As is traditional at the start of the Stanley Cup Finals, NHL Commissioner Gary Bettman took time earlier this week to address the state of the game.
It should be no surprise that central to his comments – and the questions that followed – was a discussion about what can be done to improve a video review system that has already misfired numerous times during the playoffs.
“Clearly what we already do still may not be enough,” Bettman said.
It was interesting that Bettman described video review as a “blessing and a curse” because that’s exactly what it is. The game can be vastly enhanced by a system that remedies incorrect calls.
But it also can create chaos when things happen that video review has not been commissioned to review or correct. And that is what has brought the NHL to its knees begging for forgiveness this spring.
Bettman, the most tenured commissioner of the major sports in North America, confirmed the league’s competition committee and general managers will discuss expanding video review next month.
“If we are to extend video replay – and we will be looking at that possibility – we must find the right balance when it comes to how much more to use and when to use it without affecting the flow, pace and excitement of our game,” Bettman said. “Perhaps most important, we’ve got to have a system that enables us to be consistent. This is the challenge, and it’s a challenge we are focused on and we will meet.”
You’ll note how similar his response and call to action is to how Roger Goodell responded when on-the-field errors and a lack of video oversight led to the missed pass interference call in the NFC Championship Game that likely cost the New Orleans Saints their chance to play in the Super Bowl.
The NFC’s competition committee and GMs met soon after and recommended enhancements to video review that will change the way pass interference calls are revisited at certain points of games beginning in 2019.
At this point, the NHL uses video review to confirm goals and check whether goalies are interfered with. It’s also used to verify whether goals were scored as the result of offside plays. Unlike the NFL, which has video review booths on site, the NHL has a studio in Toronto where officials review video and report back to referees.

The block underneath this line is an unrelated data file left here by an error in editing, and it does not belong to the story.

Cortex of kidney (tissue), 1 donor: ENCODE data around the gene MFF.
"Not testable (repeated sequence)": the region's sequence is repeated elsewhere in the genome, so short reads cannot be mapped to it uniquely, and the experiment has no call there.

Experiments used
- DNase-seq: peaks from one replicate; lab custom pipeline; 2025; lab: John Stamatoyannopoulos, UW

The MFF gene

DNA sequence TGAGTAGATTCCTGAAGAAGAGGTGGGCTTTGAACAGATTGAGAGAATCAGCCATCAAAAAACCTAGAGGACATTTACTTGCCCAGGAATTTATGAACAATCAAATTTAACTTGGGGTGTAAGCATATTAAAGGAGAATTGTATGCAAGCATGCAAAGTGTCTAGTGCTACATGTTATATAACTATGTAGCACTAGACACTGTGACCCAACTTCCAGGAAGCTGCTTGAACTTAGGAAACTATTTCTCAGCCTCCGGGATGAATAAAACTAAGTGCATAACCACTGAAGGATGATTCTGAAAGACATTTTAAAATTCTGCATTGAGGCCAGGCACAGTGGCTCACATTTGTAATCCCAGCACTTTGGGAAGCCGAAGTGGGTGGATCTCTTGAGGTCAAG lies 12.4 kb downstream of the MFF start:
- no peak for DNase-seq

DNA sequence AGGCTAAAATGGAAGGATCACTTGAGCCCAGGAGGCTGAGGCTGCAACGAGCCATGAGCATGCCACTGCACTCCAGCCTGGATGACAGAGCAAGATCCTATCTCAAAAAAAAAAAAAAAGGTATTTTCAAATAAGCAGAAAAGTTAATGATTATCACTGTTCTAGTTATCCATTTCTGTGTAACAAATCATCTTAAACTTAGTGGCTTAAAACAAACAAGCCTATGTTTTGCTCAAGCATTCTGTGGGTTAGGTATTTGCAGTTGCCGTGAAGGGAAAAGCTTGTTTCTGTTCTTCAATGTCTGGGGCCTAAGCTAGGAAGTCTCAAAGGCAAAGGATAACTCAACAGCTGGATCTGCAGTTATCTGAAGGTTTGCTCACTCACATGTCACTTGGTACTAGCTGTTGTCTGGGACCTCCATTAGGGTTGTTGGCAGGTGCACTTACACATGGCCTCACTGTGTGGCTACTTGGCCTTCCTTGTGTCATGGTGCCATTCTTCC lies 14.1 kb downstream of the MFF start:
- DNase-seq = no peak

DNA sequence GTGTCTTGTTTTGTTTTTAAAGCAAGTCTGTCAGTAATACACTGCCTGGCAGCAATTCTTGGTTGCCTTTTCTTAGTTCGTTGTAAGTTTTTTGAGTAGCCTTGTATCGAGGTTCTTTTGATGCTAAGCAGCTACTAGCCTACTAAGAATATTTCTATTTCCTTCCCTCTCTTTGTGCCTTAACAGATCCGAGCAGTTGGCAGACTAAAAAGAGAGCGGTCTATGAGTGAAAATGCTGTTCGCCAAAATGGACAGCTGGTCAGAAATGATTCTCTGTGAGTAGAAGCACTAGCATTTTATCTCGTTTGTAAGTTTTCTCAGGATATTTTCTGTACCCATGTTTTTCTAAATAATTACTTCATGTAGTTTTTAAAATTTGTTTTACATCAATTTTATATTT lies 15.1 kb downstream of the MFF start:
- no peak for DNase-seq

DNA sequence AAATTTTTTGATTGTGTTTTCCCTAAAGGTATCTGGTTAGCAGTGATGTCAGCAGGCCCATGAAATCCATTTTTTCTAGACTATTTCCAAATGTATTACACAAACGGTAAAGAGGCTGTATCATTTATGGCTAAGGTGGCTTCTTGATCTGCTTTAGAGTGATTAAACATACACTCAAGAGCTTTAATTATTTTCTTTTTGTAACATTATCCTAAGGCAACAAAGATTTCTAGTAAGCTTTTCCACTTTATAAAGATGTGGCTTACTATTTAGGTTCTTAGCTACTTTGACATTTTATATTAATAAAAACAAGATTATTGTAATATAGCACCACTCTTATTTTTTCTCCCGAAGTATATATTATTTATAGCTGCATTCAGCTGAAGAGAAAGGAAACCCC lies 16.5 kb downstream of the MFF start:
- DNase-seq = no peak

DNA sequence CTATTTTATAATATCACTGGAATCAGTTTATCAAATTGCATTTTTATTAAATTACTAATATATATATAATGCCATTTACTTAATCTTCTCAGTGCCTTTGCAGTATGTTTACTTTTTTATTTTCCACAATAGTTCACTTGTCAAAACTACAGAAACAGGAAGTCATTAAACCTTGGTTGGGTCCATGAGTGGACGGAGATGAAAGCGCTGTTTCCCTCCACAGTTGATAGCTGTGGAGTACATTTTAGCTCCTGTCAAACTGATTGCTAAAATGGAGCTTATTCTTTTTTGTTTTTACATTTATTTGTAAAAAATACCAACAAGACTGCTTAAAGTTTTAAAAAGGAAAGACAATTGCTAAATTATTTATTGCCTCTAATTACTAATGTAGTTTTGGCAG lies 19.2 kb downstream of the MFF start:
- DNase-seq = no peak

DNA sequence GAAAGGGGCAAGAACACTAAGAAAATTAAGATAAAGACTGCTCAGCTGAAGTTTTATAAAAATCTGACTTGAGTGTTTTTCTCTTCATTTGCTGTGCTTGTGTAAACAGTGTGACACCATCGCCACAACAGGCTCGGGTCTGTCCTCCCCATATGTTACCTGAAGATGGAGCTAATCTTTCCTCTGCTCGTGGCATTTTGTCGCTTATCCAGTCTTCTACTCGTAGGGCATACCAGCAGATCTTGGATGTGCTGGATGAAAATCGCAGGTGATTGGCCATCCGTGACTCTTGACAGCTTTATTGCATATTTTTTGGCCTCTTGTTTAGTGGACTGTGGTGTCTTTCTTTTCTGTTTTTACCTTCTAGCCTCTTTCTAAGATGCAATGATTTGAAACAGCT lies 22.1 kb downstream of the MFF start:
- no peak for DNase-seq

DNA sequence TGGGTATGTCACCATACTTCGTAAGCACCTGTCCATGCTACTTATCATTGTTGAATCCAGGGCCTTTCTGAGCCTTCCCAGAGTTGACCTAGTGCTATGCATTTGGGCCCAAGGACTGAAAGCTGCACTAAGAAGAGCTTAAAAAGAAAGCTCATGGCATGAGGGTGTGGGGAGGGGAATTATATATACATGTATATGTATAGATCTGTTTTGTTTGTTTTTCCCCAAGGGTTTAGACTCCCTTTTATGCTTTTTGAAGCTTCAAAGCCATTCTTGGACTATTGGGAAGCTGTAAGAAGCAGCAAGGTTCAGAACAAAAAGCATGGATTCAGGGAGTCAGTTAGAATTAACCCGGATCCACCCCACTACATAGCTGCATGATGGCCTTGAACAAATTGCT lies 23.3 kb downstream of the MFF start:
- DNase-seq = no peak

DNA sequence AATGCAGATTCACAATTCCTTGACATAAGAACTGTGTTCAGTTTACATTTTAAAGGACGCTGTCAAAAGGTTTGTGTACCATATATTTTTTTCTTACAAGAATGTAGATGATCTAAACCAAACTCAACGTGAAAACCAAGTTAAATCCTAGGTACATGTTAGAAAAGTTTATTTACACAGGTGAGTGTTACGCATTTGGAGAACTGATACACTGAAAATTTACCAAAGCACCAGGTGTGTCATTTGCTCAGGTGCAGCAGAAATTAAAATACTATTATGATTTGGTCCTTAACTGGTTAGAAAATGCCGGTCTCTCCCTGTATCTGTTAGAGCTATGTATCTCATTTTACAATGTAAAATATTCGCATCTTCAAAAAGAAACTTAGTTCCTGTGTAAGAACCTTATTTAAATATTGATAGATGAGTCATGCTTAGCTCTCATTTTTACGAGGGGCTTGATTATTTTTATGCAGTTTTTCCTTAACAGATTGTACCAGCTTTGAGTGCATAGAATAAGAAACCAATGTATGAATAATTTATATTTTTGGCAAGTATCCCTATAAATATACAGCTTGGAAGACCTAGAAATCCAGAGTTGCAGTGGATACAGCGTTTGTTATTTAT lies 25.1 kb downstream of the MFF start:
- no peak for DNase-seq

While it seems as if expanding video review would improve the game, Bettman mentioned the league is always concerned about doing things that will slow down the game. But he assured everyone those worries would be secondary to doing something that will protect the game’s integrity.
“We want to get it right, but what is the ‘it’? How far do you go back? What actually affects the actual result?” Bettman said.
Bettman admitted he was very upset that all four game officials missed the obvious hand pass that led to an overtime win for their San Jose Sharks in Game 3 of their Western Conference final against St. Louis.
“What I thought [at the time] was that it would be good if I kept my head from exploding,” Bettman said. “I was unhappy. We all were.”
Still, Bettman wondered aloud about how far-reaching video replay should go.
“What if the hand pass happened a minute earlier? Or it cleared the zone? You can roll it back endlessness,” he said. “If we decide to extend replay, we have to define it in a way where we don’t ruin the game and get it right.”
Countering the outcry created by all of the missed calls is the feeling of many players and executives that video replay is already too invasive. They actually would be happier if the system was cutback and more emphasis was placed on improving the skill level of the referees and linesman – just like the old days.
“Whatever your view is of video replay, what we’re doing is working well, and I don’t think you can go backward anymore,” he said. “I think that ship has sailed.”
NHL deputy commissioner Bill Daly added to the conversation by saying he expects there will be rule change relating to offside as opposed to the elimination of video replay.
The NHL competition committee is scheduled to meet June 11 in Toronto.
”What we have to do is make sure we have feedback from all of the constituent groups, both in terms of soliciting ideas and ultimately whatever conclusion we reach to make sure everybody buys into it,” Bettman said. “We all understand the issues at the League office. We know what works. We know what doesn’t work. We understand the challenges of implementation. So we’re going to use that body of knowledge, share it with everybody, and take as much feedback as we can from everyone.”